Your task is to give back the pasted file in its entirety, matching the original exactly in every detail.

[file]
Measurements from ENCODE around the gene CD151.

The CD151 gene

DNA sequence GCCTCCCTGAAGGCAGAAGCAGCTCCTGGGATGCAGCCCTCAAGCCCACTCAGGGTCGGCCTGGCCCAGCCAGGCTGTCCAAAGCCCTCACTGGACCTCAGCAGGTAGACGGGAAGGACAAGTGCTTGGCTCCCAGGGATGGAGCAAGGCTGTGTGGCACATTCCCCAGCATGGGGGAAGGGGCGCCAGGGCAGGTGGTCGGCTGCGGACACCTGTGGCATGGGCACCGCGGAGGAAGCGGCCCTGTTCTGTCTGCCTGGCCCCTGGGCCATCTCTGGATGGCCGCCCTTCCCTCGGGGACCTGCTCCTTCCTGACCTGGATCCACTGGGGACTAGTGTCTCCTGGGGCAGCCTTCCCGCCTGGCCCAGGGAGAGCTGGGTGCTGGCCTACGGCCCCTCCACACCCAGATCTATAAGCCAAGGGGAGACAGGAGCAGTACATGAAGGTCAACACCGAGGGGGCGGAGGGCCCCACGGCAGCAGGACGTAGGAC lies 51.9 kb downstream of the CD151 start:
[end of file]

Measurements from ENCODE around the gene CD151.

The CD151 gene

DNA sequence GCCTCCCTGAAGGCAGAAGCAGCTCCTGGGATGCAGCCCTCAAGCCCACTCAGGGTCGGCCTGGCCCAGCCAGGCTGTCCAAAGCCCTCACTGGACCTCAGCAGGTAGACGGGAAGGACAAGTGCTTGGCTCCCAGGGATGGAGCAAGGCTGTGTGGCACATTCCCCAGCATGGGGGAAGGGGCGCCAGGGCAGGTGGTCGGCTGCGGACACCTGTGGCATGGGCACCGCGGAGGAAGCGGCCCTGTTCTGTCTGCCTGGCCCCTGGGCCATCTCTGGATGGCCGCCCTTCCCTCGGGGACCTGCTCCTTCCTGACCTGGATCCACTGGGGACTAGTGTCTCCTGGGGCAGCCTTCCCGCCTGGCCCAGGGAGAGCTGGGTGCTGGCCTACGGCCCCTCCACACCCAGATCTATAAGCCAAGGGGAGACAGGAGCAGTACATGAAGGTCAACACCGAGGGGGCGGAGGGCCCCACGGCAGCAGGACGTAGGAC lies 51.9 kb downstream of the CD151 start: